The Official Annotated Prince Discography put together by the good folks at the Prince Estate (princeestate.com) is fucking amazing. Spending a minute on the site wondering why Prince hadn’t been able to do this himself whilst still with us. He had tried with his NPG Music Club and other online ventures, most of which ended up being one-off websites that may have promised access to a library of music and video, but were ultimately just publicity tools for the latest album which would be stop being updated shortly after the albums release, and usually totally shut down within a year.
It was so frustrating to listen to Prince rail against the record industry and music business year after year and how badly he wanted and needed total control over his music, not only it’s production but it’s distribution and use. One just wanted to grab him by his ruffled collar and yell, “Dude! You were lucky enough to be born right about the time the internet happened, which enables you to do exactly what you want to do! Total vertical integration. You write, record, produce, license, and distribute your music entirely in house, and keep virtually all the money. Retain all the rights. Pull things offline if you feel like…throw something new you just finished on there and see how people react. Total control. It could have been perfect. But he never seemed to be able to get his digital shit together.
But now, his estate has quietly pulled it off. The website is beautiful: clean, easy to navigate, but very Princely. Even the cursor (a familiar drawing of Prince’s eye (which shifts from right to left depending on what side of the screen your cursor is on)) is brilliant. Here you will find all of Prince’s Studio Albums, Legacy Releases, Live Albums, Compilations, as well as albums that he produced, listed and annotated with reviews, quotes, pictures, and videos. It’s actually a rather dangerous time-killer for some of us, but that’s likely because suddenly, instead of employing a cadre of attorneys to constantly patrol YouTube and issues take-down orders like parking tickets, the estate is organizing and encouraging participation, which is rather a sudden shift.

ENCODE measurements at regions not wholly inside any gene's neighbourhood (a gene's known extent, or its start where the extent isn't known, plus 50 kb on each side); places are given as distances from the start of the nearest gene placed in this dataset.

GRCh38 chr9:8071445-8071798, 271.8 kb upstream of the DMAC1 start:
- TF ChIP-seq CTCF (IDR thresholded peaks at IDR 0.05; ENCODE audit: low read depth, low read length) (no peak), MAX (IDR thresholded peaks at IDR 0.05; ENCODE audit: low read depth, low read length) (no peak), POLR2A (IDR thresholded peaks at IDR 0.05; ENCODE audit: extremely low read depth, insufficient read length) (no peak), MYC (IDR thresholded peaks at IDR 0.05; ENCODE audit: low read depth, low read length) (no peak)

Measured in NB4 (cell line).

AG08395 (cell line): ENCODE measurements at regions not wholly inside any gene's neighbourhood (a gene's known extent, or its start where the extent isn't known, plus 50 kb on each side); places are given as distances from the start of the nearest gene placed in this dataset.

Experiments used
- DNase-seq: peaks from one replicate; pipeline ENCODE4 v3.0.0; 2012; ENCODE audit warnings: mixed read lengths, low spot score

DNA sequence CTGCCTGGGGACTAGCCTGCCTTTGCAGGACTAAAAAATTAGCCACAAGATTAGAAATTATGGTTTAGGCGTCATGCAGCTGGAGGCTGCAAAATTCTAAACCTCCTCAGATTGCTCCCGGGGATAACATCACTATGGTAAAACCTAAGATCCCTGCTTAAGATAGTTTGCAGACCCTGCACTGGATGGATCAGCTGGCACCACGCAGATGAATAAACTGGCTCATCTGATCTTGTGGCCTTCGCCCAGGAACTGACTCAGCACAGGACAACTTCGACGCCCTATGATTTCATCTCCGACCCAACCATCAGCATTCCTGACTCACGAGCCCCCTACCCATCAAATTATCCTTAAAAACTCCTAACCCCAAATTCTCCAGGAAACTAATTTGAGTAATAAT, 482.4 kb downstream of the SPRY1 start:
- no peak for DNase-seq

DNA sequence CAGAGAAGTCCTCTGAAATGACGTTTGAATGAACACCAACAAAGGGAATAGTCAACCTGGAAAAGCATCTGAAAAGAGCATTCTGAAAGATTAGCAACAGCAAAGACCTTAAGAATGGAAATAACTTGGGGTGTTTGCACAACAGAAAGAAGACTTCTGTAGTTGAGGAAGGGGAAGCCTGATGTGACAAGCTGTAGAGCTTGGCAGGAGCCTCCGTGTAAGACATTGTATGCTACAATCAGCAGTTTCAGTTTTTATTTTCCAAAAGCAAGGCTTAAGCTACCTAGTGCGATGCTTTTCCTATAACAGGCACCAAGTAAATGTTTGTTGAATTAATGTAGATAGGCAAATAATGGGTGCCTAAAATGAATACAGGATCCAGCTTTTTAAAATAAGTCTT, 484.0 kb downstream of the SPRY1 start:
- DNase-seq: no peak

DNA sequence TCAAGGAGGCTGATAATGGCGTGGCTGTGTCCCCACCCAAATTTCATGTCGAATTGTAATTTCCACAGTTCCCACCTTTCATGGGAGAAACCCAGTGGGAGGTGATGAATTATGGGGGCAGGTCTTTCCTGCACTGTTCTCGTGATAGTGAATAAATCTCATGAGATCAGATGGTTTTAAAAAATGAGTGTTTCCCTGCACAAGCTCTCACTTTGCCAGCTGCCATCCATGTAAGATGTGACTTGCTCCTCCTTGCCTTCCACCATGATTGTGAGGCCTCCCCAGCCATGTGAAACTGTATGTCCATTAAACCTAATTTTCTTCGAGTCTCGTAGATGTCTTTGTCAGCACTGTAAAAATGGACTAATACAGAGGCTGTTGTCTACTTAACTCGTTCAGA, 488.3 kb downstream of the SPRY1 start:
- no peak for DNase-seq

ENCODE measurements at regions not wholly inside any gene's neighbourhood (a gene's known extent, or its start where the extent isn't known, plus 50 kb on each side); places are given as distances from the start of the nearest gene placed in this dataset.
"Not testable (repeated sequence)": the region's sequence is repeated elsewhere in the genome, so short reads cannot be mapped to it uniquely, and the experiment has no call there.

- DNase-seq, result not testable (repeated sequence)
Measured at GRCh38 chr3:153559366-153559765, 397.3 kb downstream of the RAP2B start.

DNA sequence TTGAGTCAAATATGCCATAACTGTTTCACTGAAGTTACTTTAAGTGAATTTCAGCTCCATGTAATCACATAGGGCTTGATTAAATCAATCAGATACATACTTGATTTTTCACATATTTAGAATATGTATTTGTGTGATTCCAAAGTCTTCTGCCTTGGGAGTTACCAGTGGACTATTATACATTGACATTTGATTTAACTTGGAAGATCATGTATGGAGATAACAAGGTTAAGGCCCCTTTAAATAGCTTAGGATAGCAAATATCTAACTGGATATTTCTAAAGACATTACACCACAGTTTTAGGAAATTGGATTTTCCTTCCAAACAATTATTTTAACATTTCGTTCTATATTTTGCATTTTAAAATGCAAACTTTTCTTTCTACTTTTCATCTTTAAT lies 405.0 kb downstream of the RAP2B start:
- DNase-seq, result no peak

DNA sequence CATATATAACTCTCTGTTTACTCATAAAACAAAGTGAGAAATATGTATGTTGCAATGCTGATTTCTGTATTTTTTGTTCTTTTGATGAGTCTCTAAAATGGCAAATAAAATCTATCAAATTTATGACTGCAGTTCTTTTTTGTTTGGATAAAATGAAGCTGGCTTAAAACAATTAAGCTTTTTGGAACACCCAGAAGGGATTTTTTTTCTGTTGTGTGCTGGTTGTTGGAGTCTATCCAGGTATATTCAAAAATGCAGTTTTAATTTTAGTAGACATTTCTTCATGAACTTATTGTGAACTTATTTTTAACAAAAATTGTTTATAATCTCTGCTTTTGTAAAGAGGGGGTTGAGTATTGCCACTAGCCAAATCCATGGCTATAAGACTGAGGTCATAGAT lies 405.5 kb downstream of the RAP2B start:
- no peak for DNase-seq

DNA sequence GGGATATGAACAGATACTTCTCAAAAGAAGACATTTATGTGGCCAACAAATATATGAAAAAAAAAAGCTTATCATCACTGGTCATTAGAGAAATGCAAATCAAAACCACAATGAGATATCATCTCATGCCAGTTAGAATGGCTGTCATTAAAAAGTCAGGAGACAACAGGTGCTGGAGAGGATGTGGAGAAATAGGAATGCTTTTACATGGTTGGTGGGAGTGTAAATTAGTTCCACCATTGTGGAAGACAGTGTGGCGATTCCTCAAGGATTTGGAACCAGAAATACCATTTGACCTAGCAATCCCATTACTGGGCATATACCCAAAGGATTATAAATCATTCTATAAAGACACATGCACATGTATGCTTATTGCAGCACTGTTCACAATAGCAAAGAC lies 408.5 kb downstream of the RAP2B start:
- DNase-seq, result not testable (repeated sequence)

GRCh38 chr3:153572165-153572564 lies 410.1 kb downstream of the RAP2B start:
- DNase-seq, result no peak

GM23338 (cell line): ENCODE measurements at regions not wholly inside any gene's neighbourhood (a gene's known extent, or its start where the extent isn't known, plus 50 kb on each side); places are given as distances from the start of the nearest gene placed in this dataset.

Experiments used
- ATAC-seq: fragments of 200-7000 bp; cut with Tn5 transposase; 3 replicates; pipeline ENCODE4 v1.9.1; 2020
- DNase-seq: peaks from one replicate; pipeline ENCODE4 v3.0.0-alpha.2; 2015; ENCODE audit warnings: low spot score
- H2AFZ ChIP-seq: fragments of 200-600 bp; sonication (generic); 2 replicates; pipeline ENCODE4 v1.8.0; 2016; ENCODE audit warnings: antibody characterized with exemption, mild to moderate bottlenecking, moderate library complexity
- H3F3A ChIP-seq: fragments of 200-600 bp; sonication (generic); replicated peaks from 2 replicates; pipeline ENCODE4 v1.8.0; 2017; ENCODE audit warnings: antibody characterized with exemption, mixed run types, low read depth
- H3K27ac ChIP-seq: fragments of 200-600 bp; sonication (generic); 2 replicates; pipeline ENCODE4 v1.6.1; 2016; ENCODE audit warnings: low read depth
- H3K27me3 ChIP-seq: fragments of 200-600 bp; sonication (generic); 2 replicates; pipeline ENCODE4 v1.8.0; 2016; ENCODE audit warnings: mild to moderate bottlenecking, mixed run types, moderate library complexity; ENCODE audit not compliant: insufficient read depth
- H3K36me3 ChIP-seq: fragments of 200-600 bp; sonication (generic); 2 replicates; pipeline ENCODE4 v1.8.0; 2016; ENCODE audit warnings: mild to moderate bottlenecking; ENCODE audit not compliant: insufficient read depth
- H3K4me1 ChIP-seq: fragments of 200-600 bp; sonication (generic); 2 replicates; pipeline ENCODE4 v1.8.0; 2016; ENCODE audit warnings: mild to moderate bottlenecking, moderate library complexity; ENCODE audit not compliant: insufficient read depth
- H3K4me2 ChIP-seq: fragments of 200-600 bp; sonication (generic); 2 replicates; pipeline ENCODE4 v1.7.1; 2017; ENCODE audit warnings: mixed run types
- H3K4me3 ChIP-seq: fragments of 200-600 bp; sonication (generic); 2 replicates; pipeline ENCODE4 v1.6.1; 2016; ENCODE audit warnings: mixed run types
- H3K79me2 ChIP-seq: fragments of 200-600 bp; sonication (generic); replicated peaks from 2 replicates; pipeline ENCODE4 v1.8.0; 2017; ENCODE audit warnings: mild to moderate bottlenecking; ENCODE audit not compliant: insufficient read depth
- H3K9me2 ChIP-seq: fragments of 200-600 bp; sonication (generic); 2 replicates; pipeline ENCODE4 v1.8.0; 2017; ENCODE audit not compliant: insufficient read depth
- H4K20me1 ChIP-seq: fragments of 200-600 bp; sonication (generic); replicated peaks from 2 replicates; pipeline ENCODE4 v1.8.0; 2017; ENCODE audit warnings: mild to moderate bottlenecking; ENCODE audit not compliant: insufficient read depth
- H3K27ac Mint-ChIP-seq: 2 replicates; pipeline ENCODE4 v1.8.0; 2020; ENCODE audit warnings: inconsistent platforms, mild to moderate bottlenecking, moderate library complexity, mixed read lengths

The only “fault” I can find with the website is that it is somewhat less complete than what I’d hoped the actual estate could put together, and I’m not entirely sure why. When Prince started experimenting with alternate distribution methods and unorthodox arrangements with traditional record labels, his albums got difficult to find, and my personal collection reflects that: I’ve got everything right up to “Crystal Ball” and things get spotty. Some stuff was never released on CD at all, some CDs were only distributed with the purchase of a concert ticket. Some albums were distributed in weekly newspapers in the U.K., and never even released in the States. Most of the albums on the site have track listings, and if you click on any song, a 30-second snippet plays. So you can click on the first one, let it play the entire album in 30-second snippets while you’re reading the material below…it works out well. But it turns out the estate’s collection has the same limitations I do: no track listings for certain rarer albums. I can only assume that this is due to licensing issues, and I’m hopeful that these issues will be resolved. The same issue is true for all of the albums listed in the Major Albums Produced by Prince. Some of them I understand: the actual artist was on a different label, and now they’re dealing with licensing issues. But the early stuff by The Time, Sheila E, Vanity, Apollonia, etc, was all Prince, on the exact same Warner Bros. contract. But this is clearly a work-in-progress, and the estate makes it very clear that this is just a beginning.